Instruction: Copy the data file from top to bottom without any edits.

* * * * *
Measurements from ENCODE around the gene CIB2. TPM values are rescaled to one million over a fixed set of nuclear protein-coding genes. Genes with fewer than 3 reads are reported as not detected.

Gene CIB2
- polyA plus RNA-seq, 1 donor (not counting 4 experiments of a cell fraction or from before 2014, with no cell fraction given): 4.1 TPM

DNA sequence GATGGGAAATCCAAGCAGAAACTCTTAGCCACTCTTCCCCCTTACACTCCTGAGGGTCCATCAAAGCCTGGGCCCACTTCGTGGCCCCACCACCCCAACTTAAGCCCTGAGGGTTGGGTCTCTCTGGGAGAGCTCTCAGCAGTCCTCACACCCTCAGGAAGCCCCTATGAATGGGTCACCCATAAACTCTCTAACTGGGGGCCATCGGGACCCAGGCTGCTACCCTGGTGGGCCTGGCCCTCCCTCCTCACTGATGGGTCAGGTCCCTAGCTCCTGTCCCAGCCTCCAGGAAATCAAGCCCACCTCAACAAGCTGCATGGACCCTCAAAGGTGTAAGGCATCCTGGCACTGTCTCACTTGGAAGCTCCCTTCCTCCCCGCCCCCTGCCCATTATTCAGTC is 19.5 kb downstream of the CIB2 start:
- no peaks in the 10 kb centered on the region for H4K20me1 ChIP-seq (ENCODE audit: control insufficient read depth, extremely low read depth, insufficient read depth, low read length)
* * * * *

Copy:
Measurements from ENCODE around the gene CIB2. TPM values are rescaled to one million over a fixed set of nuclear protein-coding genes. Genes with fewer than 3 reads are reported as not detected.

Gene CIB2
- polyA plus RNA-seq, 1 donor (not counting 4 experiments of a cell fraction or from before 2014, with no cell fraction given): 4.1 TPM

DNA sequence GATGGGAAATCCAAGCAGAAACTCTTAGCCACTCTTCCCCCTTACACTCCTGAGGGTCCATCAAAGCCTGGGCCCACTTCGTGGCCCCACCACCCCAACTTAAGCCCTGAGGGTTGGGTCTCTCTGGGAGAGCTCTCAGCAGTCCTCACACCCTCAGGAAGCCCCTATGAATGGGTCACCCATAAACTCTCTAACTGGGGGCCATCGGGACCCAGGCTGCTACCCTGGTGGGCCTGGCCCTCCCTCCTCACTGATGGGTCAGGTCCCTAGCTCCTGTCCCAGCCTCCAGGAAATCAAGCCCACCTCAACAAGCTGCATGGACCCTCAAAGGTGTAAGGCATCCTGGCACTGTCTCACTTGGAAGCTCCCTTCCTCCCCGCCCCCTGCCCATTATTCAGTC is 19.5 kb downstream of the CIB2 start:
- no peaks in the 10 kb centered on the region for H4K20me1 ChIP-seq (ENCODE audit: control insufficient read depth, extremely low read depth, insufficient read depth, low read length)